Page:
A subset of this problem is the definition of liberal democracy, an even more ephemeral concept. The POLITY Data Set rates countries not on the sole criterion of whether or not they are democratic. The highest scores go to liberal democracies. Intermediate scores go to liberal non-democracies and illiberal democracies. The lowest scores go to illiberal non-democracies. Some proponents of the theory try to talk about the liberal democracies only, but that severely limits the discussion. In 1816, the year the Data Set begins, the liberal democracies of that era all had slavery within either their own or their colony's borders. Universal suffrage was not well known either. In fact, before WWI, it is hard to say that by today's standards any liberal democracies existed. After WWII there exists the special case of the liberal democracies of the world being allied against a mutual external threat, so if the case is limited to liberal democracies, there is too little data to reach a conclusion.

The dataset begins on the year 1816, and therefore the theory states that since 1816 two democracies have not gone to war with each other. 1816 is a convenient number because 1815 was the end of the Napoleonic Era and therefore the beginning of the modern world. After the fall of Napoleon, liberal ideas spread across Europe. Starting at the year 1816 excludes from the data set all conflicts that occurred before 1816.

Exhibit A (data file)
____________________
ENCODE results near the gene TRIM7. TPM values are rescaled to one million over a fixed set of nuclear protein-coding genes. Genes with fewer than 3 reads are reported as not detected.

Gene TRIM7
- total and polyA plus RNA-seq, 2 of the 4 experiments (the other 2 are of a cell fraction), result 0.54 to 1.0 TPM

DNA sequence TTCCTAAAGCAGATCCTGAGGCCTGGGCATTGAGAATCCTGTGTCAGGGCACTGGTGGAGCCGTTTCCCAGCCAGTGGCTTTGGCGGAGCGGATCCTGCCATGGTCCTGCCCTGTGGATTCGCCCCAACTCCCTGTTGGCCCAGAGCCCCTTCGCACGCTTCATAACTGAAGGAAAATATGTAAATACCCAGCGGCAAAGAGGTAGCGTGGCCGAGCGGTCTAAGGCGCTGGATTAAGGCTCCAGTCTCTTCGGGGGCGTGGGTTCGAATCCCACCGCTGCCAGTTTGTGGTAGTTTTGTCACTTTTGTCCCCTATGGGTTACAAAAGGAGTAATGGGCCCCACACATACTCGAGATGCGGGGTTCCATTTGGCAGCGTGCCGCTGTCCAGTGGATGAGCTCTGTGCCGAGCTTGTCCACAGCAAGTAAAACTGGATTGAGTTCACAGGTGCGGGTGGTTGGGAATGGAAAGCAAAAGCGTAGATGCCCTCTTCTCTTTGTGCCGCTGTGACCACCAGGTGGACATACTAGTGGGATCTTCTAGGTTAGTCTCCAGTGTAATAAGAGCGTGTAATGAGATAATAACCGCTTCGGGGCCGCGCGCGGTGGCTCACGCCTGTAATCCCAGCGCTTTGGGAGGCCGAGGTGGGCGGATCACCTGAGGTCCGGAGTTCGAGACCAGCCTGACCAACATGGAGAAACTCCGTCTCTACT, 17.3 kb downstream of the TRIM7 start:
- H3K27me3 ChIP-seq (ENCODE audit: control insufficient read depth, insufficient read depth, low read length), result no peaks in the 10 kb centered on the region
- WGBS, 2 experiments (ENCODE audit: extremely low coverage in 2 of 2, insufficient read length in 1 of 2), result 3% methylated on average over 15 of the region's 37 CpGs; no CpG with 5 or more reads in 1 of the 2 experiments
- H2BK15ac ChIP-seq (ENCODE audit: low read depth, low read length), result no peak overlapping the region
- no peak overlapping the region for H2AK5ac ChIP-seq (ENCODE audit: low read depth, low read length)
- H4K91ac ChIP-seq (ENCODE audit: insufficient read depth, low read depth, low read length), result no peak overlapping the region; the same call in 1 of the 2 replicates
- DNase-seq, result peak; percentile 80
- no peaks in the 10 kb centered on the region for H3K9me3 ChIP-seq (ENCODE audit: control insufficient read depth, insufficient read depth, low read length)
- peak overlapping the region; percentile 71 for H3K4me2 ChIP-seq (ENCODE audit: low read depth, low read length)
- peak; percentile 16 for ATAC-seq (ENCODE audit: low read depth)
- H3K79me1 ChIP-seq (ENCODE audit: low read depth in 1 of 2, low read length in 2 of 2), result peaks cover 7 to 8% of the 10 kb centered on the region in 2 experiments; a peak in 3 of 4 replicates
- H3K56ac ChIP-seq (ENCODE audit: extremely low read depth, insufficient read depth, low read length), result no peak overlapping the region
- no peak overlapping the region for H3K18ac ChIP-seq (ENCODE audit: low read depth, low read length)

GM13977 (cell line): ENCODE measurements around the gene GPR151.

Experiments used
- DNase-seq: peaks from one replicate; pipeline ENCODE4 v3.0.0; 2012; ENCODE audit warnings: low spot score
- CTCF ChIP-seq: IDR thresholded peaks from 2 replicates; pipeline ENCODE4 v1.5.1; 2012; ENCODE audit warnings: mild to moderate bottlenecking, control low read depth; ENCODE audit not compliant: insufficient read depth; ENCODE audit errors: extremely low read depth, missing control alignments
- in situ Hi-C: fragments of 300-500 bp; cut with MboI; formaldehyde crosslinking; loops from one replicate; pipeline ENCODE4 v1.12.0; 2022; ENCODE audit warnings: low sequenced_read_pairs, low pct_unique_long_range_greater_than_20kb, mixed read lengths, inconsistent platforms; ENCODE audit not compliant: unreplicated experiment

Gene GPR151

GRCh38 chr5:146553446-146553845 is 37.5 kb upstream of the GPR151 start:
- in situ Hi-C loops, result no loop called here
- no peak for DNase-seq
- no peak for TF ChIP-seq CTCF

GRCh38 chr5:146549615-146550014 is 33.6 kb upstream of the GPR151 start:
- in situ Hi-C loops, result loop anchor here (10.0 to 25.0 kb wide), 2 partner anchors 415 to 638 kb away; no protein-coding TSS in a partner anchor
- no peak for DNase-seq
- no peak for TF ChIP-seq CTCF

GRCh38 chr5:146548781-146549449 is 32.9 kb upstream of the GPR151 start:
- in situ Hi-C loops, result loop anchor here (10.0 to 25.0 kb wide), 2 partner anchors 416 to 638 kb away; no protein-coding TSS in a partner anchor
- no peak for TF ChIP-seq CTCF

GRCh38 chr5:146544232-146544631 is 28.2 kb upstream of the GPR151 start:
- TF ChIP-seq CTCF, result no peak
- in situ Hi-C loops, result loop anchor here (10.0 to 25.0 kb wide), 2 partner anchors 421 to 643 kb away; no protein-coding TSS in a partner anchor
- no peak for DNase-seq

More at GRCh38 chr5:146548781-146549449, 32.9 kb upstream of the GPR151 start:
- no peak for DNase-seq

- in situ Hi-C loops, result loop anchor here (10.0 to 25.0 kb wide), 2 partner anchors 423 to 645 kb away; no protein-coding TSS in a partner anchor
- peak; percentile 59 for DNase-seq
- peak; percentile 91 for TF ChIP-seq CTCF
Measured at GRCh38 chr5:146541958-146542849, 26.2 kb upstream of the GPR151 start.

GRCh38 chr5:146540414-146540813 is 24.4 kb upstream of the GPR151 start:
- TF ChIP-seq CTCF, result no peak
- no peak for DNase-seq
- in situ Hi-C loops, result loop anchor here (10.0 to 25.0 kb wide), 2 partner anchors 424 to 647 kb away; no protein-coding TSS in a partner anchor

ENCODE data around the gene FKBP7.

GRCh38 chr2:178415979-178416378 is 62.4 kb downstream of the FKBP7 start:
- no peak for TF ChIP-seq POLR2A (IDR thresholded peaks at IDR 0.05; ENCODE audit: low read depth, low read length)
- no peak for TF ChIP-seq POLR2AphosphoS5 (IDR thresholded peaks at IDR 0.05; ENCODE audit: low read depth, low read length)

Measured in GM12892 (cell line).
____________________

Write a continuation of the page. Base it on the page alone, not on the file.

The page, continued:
The second problem is the theory's definition of "war," which states that there must be at least 1000 deaths. Any conflict with fewer that 1000 deaths is considered not to be a war. According to Prof. Rummel, a threshold needed to be established, but this is a case of the Fallacy of the Beard — when can you say someone really has a beard? Was it a war when the United States invaded Haiti? Panama? How about the bombing of Libya? None of those were wars as defined by the theory.

Another aspect of the definition of "war" is that internal conflicts are not counted. Civil Wars, Wars of Secession, guerilla resistance, and any other conflict contained within the border of a single country are not counted.

While there is a very comprehensive list of democracies at war with each other, I'll concentrate on five specific examples and why they are excluded.